But the southern governments are doing a terrible job of co-operating or encouraging local businesses to capitalize on the many opportunities. Oops, sorry, there is the Northern Development Ministers Forum. But I’ve attended those, and followed the discussions/reports/chest-thumping. They tend to amount to what each jurisdiction is doing to exploit its own northern region, best practices, and so on. Yep, I’ve even sat in there and watched our province’s minister literally pick his nose while others presented their own single province solution for saving their little slice of the ‘north’.

It’s causing a housing (et al) crisis

What I find the most frustrating is throughout all the varied approaches for ‘serving’ the north, is that the very piecemeal approach that’s been adopted is causing some of the high costs associated with living in the north. Which in turn negatively impacts the residents who boldly maintain our sovereignty. Take housing. See this picture? These social housing units are prefab, and ‘cheaply’ produced at around $300,000 a pop. It’s likely in need of repair, much like nearly half of the other houses in Nunavik. Same story for Greenland and Nunavut, and parts of Labrador too.

Some southerners balk at the idea of social housing, and place the blame on Inuit/Aboriginals/northerners for not investing in their own homes. But if you do a little diggin around, you’ll find that even with a $227,500 private home ownership subsidy towards a half million dollar abode, very few people in Nunavik (3%) own their own homes. Why? It costs $2900-$3600 a month to maintain them – on top of food, and other such essentials. You try it. Couple that with a baby boom in the north (almost half of Inuit the population(s) are under 19) and an already short supply of homes: the existing housing crisis is about to go critical.

But challenges present opportunities

According to the Plan Nunavik, 1000 homes are needed today for Nunavik communities, another 3000 for Nunavut. At overcrowding rates of 49% for Nunavik, and 38% for the rest of the Inuit territories, coupled with rapid housing decay rates in the north, this problem is only going to compound – fast. So where’s the opportunity? In one of my rare nods of agreement in the direction of our former dear leader, our province should be making those homes and delivering those goods to the north. Look at that map again (click ‘er b’y).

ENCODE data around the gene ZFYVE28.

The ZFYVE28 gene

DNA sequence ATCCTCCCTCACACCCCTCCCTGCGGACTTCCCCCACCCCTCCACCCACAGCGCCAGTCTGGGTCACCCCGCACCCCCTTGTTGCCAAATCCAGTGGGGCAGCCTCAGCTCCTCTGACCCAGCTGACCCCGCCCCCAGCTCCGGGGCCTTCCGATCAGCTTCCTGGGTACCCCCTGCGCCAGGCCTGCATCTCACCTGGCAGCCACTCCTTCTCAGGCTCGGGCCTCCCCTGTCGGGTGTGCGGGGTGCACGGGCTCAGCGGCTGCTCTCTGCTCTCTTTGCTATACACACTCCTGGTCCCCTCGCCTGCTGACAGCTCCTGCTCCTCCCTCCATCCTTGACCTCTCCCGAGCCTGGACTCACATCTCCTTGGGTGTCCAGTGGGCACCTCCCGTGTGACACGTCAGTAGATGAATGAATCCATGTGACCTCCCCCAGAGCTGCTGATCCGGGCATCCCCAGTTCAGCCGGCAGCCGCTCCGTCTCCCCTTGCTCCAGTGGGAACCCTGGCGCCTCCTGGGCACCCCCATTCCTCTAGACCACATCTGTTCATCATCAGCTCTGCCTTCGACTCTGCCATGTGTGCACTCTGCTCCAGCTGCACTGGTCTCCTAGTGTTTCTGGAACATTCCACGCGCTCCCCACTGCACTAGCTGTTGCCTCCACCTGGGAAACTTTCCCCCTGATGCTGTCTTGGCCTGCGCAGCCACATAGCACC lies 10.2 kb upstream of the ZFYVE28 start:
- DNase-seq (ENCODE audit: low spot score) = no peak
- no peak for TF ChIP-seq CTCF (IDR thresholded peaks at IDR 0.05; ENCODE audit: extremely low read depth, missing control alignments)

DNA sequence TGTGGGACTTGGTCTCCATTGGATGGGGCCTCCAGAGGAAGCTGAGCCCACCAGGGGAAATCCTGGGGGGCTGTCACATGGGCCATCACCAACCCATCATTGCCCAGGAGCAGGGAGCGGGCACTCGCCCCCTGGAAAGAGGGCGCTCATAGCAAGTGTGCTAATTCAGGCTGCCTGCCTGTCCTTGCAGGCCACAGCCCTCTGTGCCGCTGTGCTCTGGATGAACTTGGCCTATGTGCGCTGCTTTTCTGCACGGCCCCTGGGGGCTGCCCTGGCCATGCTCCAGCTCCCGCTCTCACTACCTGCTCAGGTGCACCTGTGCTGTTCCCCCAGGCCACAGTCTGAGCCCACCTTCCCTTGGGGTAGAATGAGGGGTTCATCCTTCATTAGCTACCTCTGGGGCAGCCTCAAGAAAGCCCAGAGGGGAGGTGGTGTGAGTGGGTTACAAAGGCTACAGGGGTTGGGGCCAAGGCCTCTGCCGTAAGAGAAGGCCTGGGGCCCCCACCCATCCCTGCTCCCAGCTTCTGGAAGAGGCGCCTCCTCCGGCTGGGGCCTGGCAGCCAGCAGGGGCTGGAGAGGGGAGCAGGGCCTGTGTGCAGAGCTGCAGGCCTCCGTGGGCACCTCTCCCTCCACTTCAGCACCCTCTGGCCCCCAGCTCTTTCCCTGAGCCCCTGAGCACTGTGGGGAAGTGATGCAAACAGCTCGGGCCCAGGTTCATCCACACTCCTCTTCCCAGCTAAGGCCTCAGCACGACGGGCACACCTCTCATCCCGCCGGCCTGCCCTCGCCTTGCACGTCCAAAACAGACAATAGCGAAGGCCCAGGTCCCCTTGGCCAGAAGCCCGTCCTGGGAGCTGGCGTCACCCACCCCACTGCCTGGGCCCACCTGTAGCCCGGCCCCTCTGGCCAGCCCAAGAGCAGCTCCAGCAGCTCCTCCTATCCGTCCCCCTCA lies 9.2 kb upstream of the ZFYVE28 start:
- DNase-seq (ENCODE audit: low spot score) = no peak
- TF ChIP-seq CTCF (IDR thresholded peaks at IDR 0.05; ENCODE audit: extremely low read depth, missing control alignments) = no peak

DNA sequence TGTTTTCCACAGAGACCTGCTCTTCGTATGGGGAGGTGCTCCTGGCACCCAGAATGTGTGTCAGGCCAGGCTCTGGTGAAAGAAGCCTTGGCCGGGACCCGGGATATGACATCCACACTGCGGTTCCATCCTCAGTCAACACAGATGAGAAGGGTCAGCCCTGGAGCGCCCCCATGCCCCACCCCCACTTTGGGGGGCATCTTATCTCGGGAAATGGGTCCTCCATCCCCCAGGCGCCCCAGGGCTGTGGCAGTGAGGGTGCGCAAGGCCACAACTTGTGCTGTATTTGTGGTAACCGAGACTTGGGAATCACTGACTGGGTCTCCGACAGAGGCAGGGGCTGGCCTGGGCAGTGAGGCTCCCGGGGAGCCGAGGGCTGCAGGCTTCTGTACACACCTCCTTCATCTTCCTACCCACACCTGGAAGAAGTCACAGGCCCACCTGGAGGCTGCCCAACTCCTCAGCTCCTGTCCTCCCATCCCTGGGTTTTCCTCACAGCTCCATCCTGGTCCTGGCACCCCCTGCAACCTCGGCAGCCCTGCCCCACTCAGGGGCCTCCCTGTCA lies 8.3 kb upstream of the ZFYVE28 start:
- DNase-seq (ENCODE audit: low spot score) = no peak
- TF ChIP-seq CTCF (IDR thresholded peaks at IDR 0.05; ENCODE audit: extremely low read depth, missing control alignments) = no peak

All those goods that come from Montreal (skipping Labrador by the way) include the sea-lifted prefabricated homes. We are halfway there here in Labrador, and we have communities with ample supply of wood and workers in need of work, who can do it for lower wages than urban Quebec. There are no points of entry to the eastern Arctic closer than Labrador. And in fact, many of the social housing units in Nunavik are built by a local non-profit Aboriginal group. Which means all the money that would have gone as profits (15% or more) to southern companies go into savings for more housing units and give local people good jobs.

Why can’t we do that too?

There are three Aboriginal Groups in Labrador that can partner with Nunavik, Nunavut, and even Greenland to produce these needed homes (and other infrastructure) and increase employment levels in all of our regions. Why not capitalize on the opportunities Aboriginal governments present (they hire non-Aboriginal people too ya know, and give great opportunities to partner with schools and develop the trades!)? Heck, lets even build some houses in Newfoundland too! (But maybe keeping the election promises of 2003 to do this very thing would give people lots of jobs and interfere with getting support for a certain mega-project…)

But hey, if we did start building houses and other infrastructure for the north, instead of picking our proverbial noses, we could also take care of the shipping and warehousing of food and other household goods. Nunavik and Nunatsiavut currently both own shares in transhipment companies. I could expand some of my discussions (crazy ranting) about owning our own shipping and warehousing of goods, telecommunications (fiber optics and Microwave infrastructure are closer from this province to Nunavik than Quebec to Nunavik), or even interconnecting our electricity grids – but I’m out of space for this week.

Suffice it to say, we are the closest province with the most ready infrastructure to be serving Nunavik, Nunavut, and even Greenland and we’re literally watching that ship sail by our coasts.

I believe we can do it cheaper, and I believe we can do it better to forge partnerships with our Northern and Arctic cousins.

I also believe that it would build a solid foundation for this province to become one of the biggest players in the north and develop our own economies by lending a hand to our neighbours.